Qualified annuities are common in government run retirement plans but less so in civilian 401(k) plans. Generally they give the participant limited choices and provide no mutual fund choices.

Putting a qualified annuity inside an IRA makes no sense. This is putting a tax deferred annuity inside a tax deferred IRA. It gains nothing. This is a very common mistake. A lot of annuity salesmen use this approach to hide the high commisions they will earn by making the client believe they are actually getting double tax deferment. Not!
Wait.. then why do qualified annuities exist at all? Aren't they completely redundant if they can only be invested in a qualified plan? Something doesn't add up here.
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Old 04-05-2009, 05:52 PM
 
Location: Vonore, TN
122 posts, read 362,282 times
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Quote:
Wait.. then why do qualified annuities exist at all? Aren't they completely redundant if they can only be invested in a qualified plan? Something doesn't add up here.
One reason is to take advantage of so called "Living Benefit" riders available for the past few years. Basically, these guarantee that you will have at least what you put in plus an annual increase of 5% +/-regardless of what happens to the underlying funds, to use when you start taking distributions. For example, two years ago I put, say, $135,000 into one of these. Today, the actual account value is $90,000. However, the "guaranteed" amount for calculating my withdrawals, should I start now, is $148,800 (two years of 5% increases). If the actual account value, due to market performance, is higher than the guaranteed amount at valuation time, then guaranteed amount is uped to reflect that. So, you are proteted on the down side and get the full benefit of the up side (yes, 100% of the up side).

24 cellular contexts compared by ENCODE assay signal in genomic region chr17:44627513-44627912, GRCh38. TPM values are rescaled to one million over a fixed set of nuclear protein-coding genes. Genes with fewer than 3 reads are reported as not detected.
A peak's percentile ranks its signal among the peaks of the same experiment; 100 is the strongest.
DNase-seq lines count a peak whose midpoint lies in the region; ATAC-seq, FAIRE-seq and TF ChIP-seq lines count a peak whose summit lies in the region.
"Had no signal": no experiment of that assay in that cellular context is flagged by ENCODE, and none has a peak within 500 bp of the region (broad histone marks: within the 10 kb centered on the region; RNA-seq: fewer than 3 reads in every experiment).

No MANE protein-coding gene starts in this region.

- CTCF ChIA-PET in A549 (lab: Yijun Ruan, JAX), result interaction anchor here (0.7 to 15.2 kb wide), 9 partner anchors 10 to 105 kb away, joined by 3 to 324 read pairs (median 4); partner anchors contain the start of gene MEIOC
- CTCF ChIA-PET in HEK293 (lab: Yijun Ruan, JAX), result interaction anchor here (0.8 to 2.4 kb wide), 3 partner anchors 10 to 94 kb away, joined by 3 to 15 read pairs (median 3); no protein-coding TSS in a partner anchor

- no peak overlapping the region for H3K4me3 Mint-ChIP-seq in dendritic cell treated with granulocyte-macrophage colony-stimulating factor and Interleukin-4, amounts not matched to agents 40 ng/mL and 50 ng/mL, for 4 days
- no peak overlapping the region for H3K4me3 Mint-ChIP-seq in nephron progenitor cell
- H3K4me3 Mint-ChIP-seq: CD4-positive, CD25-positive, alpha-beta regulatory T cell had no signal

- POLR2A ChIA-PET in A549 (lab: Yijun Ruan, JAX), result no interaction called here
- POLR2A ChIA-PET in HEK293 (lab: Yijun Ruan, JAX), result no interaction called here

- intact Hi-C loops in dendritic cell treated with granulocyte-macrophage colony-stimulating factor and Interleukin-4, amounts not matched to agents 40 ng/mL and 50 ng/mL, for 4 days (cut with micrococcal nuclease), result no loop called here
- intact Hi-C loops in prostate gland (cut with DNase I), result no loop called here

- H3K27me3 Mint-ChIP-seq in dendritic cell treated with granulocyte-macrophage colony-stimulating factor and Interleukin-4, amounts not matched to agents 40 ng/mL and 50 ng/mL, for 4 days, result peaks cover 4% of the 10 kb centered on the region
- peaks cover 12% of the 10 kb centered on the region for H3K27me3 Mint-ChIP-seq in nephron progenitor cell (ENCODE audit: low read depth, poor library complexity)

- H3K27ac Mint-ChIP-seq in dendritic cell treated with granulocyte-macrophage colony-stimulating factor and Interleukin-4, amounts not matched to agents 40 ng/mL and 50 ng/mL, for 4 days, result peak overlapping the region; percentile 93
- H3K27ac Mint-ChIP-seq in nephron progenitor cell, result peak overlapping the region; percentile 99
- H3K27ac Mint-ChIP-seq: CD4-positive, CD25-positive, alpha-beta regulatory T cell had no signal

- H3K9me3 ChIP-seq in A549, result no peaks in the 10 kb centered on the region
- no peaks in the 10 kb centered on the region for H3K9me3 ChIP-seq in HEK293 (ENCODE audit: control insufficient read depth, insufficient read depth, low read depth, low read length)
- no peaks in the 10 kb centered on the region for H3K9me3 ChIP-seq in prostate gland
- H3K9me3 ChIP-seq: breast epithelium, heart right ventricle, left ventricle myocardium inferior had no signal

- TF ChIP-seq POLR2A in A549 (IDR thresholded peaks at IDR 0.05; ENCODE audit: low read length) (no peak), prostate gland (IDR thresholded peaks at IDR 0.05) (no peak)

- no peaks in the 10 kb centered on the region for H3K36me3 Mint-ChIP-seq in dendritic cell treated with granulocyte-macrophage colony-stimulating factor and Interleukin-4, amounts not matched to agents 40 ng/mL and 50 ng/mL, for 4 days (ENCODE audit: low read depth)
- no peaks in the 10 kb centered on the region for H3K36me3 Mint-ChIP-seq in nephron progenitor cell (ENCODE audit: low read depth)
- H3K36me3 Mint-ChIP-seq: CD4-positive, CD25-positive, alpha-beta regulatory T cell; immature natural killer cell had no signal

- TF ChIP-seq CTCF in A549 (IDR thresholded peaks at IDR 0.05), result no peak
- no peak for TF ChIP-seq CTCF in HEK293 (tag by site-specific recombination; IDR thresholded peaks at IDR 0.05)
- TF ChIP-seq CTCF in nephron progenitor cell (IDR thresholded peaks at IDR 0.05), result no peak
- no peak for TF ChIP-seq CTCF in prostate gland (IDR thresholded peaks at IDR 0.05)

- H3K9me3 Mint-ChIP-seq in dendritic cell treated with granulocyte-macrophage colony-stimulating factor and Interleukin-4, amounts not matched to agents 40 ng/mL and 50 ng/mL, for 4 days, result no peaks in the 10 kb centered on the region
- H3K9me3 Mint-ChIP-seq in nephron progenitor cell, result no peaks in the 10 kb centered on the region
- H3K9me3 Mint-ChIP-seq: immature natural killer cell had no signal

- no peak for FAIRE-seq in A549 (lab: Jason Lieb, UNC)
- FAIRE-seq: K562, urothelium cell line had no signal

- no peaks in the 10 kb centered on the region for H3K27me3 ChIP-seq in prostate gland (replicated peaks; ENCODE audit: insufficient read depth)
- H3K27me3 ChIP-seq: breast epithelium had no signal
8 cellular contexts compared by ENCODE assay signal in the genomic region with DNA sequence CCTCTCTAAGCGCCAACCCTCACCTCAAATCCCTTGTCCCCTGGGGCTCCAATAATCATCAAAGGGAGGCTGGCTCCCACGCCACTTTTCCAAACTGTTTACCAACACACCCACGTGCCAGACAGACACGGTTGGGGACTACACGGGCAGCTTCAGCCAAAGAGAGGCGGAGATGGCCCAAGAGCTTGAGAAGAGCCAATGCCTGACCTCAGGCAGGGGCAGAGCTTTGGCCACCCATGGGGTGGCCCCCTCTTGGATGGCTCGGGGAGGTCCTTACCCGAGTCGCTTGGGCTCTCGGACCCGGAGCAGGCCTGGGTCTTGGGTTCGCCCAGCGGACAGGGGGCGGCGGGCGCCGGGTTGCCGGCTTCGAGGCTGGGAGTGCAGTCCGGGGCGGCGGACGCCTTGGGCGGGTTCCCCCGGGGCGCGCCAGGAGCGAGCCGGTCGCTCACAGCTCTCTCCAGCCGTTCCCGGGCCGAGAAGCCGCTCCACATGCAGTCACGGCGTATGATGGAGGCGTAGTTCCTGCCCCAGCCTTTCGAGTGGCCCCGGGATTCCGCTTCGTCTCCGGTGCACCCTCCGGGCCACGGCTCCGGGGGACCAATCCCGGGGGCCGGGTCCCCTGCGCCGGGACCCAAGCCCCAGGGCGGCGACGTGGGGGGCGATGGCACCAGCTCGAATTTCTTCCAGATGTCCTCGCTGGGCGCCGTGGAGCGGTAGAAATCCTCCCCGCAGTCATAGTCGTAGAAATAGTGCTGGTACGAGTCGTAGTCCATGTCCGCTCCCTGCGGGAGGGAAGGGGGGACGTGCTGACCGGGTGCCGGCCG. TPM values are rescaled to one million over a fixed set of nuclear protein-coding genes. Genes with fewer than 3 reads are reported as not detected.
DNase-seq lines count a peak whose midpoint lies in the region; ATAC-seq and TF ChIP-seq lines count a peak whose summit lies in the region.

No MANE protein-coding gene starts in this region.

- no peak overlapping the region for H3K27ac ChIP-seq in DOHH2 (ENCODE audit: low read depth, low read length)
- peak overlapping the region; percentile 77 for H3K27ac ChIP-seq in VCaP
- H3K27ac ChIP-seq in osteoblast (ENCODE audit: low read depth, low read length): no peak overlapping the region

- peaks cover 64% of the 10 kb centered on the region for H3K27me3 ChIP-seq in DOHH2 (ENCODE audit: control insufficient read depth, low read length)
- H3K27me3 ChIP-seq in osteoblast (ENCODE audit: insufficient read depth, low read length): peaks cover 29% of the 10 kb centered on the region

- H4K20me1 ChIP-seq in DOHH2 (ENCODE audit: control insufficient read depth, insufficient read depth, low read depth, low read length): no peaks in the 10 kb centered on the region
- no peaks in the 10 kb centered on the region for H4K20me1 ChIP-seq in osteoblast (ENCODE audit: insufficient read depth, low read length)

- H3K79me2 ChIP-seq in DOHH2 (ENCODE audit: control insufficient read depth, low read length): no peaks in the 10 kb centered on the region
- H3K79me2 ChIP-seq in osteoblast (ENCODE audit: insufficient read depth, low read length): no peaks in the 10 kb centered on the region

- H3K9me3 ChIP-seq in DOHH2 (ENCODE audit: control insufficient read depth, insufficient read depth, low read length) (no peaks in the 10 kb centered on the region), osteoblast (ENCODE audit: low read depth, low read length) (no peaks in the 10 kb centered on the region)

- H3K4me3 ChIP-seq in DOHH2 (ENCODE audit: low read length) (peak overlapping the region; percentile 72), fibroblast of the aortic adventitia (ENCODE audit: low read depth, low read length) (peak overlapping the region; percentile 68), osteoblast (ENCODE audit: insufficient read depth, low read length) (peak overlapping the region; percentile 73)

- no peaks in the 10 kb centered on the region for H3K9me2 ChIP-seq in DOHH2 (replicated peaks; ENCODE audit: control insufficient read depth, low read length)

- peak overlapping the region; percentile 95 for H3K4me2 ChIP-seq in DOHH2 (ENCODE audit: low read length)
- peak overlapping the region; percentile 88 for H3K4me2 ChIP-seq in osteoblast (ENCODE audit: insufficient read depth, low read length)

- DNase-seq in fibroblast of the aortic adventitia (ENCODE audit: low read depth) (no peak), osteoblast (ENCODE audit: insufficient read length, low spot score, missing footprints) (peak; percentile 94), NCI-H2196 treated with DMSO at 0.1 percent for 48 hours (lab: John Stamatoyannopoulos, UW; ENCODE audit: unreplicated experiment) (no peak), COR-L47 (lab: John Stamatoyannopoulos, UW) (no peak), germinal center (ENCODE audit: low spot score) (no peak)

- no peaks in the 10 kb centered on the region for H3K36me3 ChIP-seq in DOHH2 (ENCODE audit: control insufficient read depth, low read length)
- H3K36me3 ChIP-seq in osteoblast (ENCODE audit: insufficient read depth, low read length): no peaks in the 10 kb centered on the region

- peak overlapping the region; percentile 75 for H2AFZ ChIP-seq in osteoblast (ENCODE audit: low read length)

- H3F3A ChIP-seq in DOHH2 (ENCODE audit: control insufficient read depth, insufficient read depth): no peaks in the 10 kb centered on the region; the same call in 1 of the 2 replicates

Yes, there are fees (about 3% per year for the underlying mutual fund fees, the insurance and administrative features, and the living benefits rider - probably about 2% more than if I had just invested the money in mutual funds), yes there are early withdrawal penalties, yes, they can be complex (what I've described is the basic concept) Of course there are policy provisions that could effect your maximization of the rider benefits, but knowing that I have shifted the "risk" of a down market to the insurance company while still being able to benefit from an up market has helped me sleep a little easier over the past 18 months.

This is not for everyone, and you should only put a portion of your IRA in one of these, but it is a strategy that lots of people are considering. In fact, if you read about what is causing many of the life insurance companies financial woes right now, it is the liability they have on thier books for these annuities which baby boomers have been buying for the past five + years.

I am neither an insurance salesman or a financial advisor, and the person who got me into this made sure i went in with my eyes open understanding how these things worked. In hindsight, it is probably one of the better financial decsions i've made in the past few years.

Jeff